Marine mammals

“My, What Long Pecs You Have”

Humpback Whale
Humpback Whale

Identifying California’s Humpback Whales   This is the third of three articles on how to identify whales commonly seen off the California coast. In this article series we’ve featured blue whales and gray whales. This time we’ll spotlight humpbacks (Megaptera novaengliae). All three of these are baleen whales — Mysticeti. Their cousins the toothed whales, which include sperm whales and orcas, are known as Odontoceti. Humpbacks are among the easiest whales to identify. This can often be done even before the whale surfaces. That’s because […]

Way Cooler Than a Weasel: California’s Southern Sea Otter

Sea Otter
Sea Otter

Since sea otters rarely spend any time on land most people will never see the lower part of them, which is usually underwater. The body resembles that of the otter’s close cousin the weasel and there is a substantial 10- to 12-inch long tail. Unlike most marine mammals, sea otters swim on their backs, not their stomachs, using their webbed and flattened hind feet like paddles. Their unusual forefeet can function like hands or paws. They are small and round with little fingers and partially […]

Have You Seen a Sea Elephant? All About the Northern Elephant Seal

This column is a departure from those I’ve done in the past because it features creatures I have never seen underwater. There are two species of elephant seals, northern and southern. Those found off the West Coast of North America are northern elephant seals (Mirounga angustirostris). The three populations of southern elephant seals (Mirounga leonine) are found in the south Atlantic Ocean, the south Indian Ocean and among the sub-Antarctic islands of the Pacific Ocean. The ranges of the two species do not overlap and […]

Harboring a Soft Spot for The Harbor Seal

Some marine creatures are easier to love than others. Two of my favorites are the little white sea urchins that decorate themselves with shells and pebbles and the proliferating (also called brooding) anemones whose babies live on their bodies until they are old enough to crawl away and fend for themselves. That anemones could have parenting skills is amazing. I also have a soft spot for harbor seals. Their teardrop shaped bodies are adorably plump and those big round eyes make them seem shy and […]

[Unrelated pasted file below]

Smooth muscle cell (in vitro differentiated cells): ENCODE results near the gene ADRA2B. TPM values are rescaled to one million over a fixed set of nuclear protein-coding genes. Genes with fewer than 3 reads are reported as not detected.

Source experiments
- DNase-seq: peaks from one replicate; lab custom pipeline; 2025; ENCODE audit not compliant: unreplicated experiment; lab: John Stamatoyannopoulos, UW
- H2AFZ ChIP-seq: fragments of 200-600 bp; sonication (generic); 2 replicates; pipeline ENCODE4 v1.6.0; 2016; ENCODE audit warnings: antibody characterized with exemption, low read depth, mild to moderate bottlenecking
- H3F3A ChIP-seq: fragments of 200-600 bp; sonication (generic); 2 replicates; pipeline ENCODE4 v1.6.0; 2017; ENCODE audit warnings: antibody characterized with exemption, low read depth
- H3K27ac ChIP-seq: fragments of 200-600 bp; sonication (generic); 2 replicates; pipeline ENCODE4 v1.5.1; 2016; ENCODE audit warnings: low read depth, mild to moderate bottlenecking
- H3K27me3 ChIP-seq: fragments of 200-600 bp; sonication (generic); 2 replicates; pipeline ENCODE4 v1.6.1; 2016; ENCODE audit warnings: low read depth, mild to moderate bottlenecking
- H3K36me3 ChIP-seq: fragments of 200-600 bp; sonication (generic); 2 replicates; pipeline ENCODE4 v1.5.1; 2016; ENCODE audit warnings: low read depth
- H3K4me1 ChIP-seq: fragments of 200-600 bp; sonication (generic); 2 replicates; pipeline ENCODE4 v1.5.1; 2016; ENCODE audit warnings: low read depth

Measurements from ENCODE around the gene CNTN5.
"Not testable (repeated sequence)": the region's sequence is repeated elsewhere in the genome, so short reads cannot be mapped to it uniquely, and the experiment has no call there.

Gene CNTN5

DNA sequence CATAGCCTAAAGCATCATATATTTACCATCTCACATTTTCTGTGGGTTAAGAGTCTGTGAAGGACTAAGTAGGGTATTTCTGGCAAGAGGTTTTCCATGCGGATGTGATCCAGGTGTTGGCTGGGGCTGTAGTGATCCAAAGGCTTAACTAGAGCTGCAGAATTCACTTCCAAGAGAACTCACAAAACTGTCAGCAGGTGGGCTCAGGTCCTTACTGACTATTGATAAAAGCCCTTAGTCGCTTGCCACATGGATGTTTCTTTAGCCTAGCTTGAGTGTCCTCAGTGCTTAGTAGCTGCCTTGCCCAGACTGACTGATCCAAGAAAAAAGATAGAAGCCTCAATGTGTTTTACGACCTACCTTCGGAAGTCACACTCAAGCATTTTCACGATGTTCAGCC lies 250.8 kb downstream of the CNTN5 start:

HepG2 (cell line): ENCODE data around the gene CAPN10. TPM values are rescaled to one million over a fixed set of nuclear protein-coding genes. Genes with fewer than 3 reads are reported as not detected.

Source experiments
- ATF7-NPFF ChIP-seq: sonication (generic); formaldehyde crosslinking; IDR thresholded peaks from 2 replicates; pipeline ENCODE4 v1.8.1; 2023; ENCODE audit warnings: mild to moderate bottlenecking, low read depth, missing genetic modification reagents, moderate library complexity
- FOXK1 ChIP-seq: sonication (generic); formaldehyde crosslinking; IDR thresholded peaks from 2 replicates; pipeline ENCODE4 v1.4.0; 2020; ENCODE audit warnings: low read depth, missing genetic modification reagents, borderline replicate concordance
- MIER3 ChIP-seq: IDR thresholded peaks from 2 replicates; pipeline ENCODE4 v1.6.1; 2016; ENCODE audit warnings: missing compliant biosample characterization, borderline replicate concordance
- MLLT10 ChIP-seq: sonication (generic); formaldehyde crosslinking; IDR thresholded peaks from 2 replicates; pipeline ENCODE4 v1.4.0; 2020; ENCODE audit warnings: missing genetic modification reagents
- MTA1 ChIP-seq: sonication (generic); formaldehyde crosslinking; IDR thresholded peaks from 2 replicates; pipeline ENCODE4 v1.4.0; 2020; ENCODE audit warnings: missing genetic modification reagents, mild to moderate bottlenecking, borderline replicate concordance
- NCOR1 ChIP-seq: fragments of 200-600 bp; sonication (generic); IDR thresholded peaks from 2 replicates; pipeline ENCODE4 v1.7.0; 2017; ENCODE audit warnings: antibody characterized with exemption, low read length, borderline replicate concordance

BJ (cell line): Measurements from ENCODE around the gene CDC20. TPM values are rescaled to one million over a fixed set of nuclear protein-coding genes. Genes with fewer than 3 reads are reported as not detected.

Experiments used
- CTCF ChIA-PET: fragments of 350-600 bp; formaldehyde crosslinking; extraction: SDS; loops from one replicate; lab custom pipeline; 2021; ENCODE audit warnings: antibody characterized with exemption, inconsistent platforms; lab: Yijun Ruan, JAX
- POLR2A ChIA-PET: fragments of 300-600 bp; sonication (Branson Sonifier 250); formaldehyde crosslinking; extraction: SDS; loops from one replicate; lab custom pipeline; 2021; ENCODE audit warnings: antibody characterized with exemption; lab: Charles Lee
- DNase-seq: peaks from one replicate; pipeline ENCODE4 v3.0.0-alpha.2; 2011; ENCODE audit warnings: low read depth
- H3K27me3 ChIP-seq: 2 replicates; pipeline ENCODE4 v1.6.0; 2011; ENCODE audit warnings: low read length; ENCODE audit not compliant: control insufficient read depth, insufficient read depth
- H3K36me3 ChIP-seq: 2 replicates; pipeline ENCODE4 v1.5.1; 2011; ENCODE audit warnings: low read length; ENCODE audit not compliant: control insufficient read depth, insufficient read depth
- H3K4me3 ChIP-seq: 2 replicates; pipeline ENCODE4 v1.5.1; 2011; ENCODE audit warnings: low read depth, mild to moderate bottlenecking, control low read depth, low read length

Awesome Nature: Predator Versus Prey

There comes a time in the evolution of a diver, and particularly underwater photographers, when we graduate from reef scenics and little macro creatures and set our sights on more exciting subjects — that is to say big subjects. While there are many places in the world where divers may safely interact with large animals, the Revillagigedo Archipelago off Mexico’s west coast stands out as one of the very best, both for numbers of species and numbers of animals. My buddies and I recently spent […]

A Committed Commuter: The California Gray Whale

It is early fall in the northern hemisphere as I write this. By now a significant number of California gray whales (Eschrichtius robustus) have reached the coastal waters of the Pacific Northwest on their southward journey from their feeding grounds in the Bering and Chukchi Seas to a series of coastal lagoons off the west coast of Mexico’s Baja peninsula — about a 5,000-mile commute, each way‚– where they will mate, calve and spend the winter.  By late fall and early winter many of these […]

How to Photograph Sea Lions by Dale Sheckler

The California seas are full of marine animals that can be a challenge to photograph. Personally, for me one of the most difficult is the sea lion. They are fast and they are dark. And they are smart. Back in the day I burned a lot of film on these funny guys. I have had a bit more luck with digital, but that is only because of the ever-present friend of the underwater electronic photographer: the delete button.  I have met some excellent underwater photographers […]

How to Photograph Elephant Seals

There are several “rules” in big animal photography. You must be where the animals are, and when they are there, you must find cooperative animals in clear water. And, most important of all, you got to have a lot of luck. Elephant seals (Mirounga angustirostris) are a good example of this. These pinnipeds belong to the family phocidae, the true seals. Males may grow as long as 16.5 feet and weigh in excess of 5000 pounds, while females may only weigh 2000 pounds. Only the […]

Interacting with Sea Lions

Diving California even just a few times and odds are you will have an exciting underwater encounter with a sea lion. Underwater, these animals are very fast moving, precocious, and prone to mischief. They will zoom in right at your face, sometimes blowing bubbles, roaring all the way. It is all at the same time frightening, exhilarating, and fun. Such encounters are truly special but often don’t last long enough for elaborate study or photography. The best sea lion encounters are those that last an […]

California’s Best “Big Animal” Dives

There has been a lot of emphasis lately with scuba marketeers for experiences with “big animals.” This generally refers to swimming with whale sharks, gliding with giant manta rays, or thrilling to an underwater encounter with a whale. These are experiences not to be missed, for sure but, unfortunately, California never seems to rank high on the list of destinations for these kinds of encounters. California does, however, most definitely have its fair shark of “Big Animal” encounters for an underwater thrill experience never to […]

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